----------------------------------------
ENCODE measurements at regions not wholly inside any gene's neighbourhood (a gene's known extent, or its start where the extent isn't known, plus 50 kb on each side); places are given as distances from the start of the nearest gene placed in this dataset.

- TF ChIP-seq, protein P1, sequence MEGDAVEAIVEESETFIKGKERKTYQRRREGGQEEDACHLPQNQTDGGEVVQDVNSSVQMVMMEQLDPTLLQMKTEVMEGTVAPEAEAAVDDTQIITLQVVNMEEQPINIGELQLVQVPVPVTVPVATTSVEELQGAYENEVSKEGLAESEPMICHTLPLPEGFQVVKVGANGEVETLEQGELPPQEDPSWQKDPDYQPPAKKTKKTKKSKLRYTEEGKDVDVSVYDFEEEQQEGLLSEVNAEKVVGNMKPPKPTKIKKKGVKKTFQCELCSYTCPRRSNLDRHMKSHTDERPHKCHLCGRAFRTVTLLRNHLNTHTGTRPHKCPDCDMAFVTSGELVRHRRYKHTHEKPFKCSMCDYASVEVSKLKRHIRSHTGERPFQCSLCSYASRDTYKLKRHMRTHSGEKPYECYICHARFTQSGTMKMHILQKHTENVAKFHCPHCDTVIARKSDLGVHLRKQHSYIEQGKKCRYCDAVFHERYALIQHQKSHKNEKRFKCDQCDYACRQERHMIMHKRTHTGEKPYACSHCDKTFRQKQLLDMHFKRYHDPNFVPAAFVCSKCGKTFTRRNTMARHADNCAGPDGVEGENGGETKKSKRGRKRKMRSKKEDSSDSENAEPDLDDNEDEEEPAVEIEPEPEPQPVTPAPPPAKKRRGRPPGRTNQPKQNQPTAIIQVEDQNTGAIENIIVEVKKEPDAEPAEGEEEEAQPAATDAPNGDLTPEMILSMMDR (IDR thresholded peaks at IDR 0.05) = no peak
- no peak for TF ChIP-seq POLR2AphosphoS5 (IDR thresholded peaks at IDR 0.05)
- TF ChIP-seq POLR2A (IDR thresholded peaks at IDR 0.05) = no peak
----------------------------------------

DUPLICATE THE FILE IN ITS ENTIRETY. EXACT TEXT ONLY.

ENCODE measurements at regions not wholly inside any gene's neighbourhood (a gene's known extent, or its start where the extent isn't known, plus 50 kb on each side); places are given as distances from the start of the nearest gene placed in this dataset.

- TF ChIP-seq, protein P1, sequence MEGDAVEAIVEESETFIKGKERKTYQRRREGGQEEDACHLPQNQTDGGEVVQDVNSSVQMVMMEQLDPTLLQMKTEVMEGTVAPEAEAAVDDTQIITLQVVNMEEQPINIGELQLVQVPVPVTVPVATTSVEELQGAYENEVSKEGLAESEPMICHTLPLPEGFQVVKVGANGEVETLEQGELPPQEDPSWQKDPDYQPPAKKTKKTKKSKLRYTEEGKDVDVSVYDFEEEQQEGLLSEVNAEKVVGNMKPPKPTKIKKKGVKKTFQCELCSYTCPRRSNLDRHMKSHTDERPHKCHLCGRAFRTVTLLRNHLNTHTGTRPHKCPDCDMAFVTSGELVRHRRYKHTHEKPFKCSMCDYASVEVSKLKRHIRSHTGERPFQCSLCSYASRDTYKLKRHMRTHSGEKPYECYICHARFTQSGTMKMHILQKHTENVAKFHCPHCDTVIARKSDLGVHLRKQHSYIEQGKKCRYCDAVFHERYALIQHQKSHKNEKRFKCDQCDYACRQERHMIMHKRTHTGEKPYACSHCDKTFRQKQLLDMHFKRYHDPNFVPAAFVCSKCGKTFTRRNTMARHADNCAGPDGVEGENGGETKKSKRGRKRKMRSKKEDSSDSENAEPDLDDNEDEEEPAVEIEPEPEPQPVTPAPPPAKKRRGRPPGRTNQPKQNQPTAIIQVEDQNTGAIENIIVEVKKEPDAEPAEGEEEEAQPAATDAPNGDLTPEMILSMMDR (IDR thresholded peaks at IDR 0.05) = no peak
- no peak for TF ChIP-seq POLR2AphosphoS5 (IDR thresholded peaks at IDR 0.05)
- TF ChIP-seq POLR2A (IDR thresholded peaks at IDR 0.05) = no peak